On Tue, Oct 11, 2022 at 9:10 AM Matthew J Black <matt...@peregrineit.net> wrote:
> Hi All,
> OK, so after much reading of logs, Ansible files, blog posts, documentation, 
> and much gnashing of teeth, glasses of bourbon, language to make a sailor 
> blush, tears, blood, sweat, and various versions of "DOH!", I finally worked 
> out what was wrong - what I did wrong - and so I'm putting it down here so 
> that the next person who comes along with the same (or a similar) issue 
> doesn't have to go through what I went through - and I'm including a couple 
> of suggestions to the devs/doco writers which (I believe) would have stopped 
> me from making my mistake in the first place.

Much appreciated!

> When I did my install I used the command:
> ~~~
>     hosted-engine --deploy --4 
> --ansible-extra-vars=he_ipv4_subnet_prefix=172.16.1
> ~~~
> I did this because we're running an IPv4 network and because the oVirt Engine 
> needs to be on the network - and that's what I thought the 
> "he_ipv4_subnet_prefix" option did, and I was trying to let the deployment 
> script know this in advance instead of having to discover this itself.
> Now that I've gone back over *all* the doco I realise that the 
> "he_ipv4_subnet_prefix" option is *not* used for this purpose, but is instead 
> used for the *temporary* ip address of the deployment engine when the default 
> subnet of is not available.
> Because I was specifying the network (which is already in use) 
> the deployment failed because it was attempting to create that network as a 
> temporary network for the initial deployment.
> So yes, as I said, my fault - no question about that at all.
> Some suggestions:
> Although it is stated in the documentation - Installing oVirt As A 
> Self-Hosted Engine Using The Command Line, section 2.3.2 
> (https://www.ovirt.org/documentation/installing_ovirt_as_a_self-hosted_engine_using_the_command_line/index.html#Network-range-for-SHE-deployment_SHE_cli_deploy)
>  - (I believe) it is not very clear what is happening here, so a "Note:" or 
> some sort of statement explicitly stating what this is used for might be in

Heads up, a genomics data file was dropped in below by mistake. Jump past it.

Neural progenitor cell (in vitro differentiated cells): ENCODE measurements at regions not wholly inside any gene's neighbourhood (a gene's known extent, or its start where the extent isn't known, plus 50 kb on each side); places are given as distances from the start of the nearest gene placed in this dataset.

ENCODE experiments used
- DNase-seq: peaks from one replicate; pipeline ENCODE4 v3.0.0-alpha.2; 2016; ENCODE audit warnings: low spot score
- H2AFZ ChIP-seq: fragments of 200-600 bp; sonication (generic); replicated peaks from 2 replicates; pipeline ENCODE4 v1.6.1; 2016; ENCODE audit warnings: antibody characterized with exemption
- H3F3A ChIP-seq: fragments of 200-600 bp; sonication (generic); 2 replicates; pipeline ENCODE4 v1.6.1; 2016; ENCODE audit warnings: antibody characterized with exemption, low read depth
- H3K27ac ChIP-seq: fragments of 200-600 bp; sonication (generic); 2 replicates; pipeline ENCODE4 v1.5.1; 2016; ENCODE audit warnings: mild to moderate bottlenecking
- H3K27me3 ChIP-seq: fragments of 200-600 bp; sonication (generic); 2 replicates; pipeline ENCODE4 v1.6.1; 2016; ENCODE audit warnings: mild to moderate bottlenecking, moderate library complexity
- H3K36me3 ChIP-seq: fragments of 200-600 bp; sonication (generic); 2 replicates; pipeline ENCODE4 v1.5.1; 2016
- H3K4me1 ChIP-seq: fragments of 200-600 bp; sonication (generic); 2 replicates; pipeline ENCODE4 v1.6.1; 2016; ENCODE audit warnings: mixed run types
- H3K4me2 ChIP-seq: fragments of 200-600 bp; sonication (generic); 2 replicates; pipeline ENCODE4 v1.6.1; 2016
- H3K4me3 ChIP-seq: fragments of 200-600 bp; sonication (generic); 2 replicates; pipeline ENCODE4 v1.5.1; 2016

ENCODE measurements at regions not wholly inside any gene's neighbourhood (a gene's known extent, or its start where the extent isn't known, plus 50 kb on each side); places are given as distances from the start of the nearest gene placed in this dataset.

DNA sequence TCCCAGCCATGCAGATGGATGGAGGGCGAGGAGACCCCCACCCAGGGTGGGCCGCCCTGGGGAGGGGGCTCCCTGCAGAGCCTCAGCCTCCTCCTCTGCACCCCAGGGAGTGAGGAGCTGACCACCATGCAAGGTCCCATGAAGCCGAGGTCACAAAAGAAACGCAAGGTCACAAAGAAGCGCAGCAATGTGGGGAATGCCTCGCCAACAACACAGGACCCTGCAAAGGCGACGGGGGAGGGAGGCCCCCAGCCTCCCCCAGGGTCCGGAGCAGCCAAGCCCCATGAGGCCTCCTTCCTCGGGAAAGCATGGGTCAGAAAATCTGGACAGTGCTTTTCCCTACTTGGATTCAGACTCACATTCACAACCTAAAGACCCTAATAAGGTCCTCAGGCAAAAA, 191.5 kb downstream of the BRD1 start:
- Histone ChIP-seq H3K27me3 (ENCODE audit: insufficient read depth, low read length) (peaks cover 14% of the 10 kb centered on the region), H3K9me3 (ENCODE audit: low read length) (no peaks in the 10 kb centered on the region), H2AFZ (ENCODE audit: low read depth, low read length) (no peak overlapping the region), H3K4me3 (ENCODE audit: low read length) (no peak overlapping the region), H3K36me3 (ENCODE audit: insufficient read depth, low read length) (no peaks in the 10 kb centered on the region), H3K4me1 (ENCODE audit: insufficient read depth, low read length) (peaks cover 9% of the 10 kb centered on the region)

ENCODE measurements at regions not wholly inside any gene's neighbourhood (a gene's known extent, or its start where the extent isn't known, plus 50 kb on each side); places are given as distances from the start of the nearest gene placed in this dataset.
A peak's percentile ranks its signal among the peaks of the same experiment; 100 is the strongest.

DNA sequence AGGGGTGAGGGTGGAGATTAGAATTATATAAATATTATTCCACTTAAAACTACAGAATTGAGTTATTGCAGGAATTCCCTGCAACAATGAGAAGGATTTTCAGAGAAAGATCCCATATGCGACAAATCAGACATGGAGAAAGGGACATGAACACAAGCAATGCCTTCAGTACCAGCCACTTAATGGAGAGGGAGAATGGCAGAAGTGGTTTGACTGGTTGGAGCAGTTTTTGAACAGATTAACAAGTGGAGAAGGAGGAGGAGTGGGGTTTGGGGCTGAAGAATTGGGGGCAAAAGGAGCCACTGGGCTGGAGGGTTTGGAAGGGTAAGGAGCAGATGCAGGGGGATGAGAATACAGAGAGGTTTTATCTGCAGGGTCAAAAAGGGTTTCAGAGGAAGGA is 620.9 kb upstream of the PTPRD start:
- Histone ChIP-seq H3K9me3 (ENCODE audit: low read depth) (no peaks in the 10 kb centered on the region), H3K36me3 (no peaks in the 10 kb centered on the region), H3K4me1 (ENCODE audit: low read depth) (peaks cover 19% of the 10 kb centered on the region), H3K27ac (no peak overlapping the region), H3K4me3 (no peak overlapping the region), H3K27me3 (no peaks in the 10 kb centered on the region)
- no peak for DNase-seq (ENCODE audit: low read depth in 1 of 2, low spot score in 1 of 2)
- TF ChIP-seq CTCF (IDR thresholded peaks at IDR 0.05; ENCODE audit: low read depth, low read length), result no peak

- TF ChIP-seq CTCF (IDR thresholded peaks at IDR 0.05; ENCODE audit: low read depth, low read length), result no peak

> order. For example, here is the note I made for our team in our internal 
> documentation:
> ~~~
>     **Note:** he_ipv4_subnet_prefix=x.x.x: - This is a temporary network 
> prefix if (the default) is not available - this is ***NOT*** 
> the final working subnet of the oVirt Engine.
> ~~~

I now read the subsection you linked to above - and IMO the context is
well-presented - if you read the entirety of 2.3.2 (6 lines, in my
browser), it should be clear. But of course - patches are welcome!
This page has, like most others in the website, an "Edit this page"
link at the bottom.

> I also believe - quite strongly, in fact - that having the entire deployment 
> hidden behind the "black box" that is the Ansible deployment - while making 
> things easy by automating the deployment - makes troubleshooting more 
> difficult. I believe that if there was a definite "Step-By-Step" list of what 
> was going on behind the scenes - perhaps as an Appendix to the documentation 
> - then the mistake I made would have been a lot harder to make - ie if there 
> was such a list then it would have been less likely to make the assumption I 
> made.
> I'm thinking something along the lines of (and I am aware that what follows 
> is not correct):
> ~~~
> 1. Collect info - this is stored in "/path/file" temporarily.
> 2. Install Deployment VM.
> 3. Deployment VM creates internal bridge - this uses by 
> default but can be overridden by "he_ipv4_subnet_prefix".
> 4. Deployment Engine creates oVirt Engine.
> etc, etc, etc
> ~~~

Makes sense, but I do not think doing this well, and above that
maintaining this well over time/versions - is going to happen.

We have a very nice presentation from a few years ago, still relevant
even if not up-to-date, which might help get the big picture.
Searching google for "ovirt hosted-engine deep dive" finds it, for me:


BTW, in the long distant past, hosted-engine deployment was much more
manual (the script guided you through stuff, but you did a lot more by
hand - including installing the OS and engine on the VM, configuring
stuff, etc.) and the move to what we have now (called "node zero" or
"node 0" in some places, including above pdf) was definitely a huge

> Anyway, that's my feedback / suggestions / mea culpa / whatever.  :-)


Best regards,
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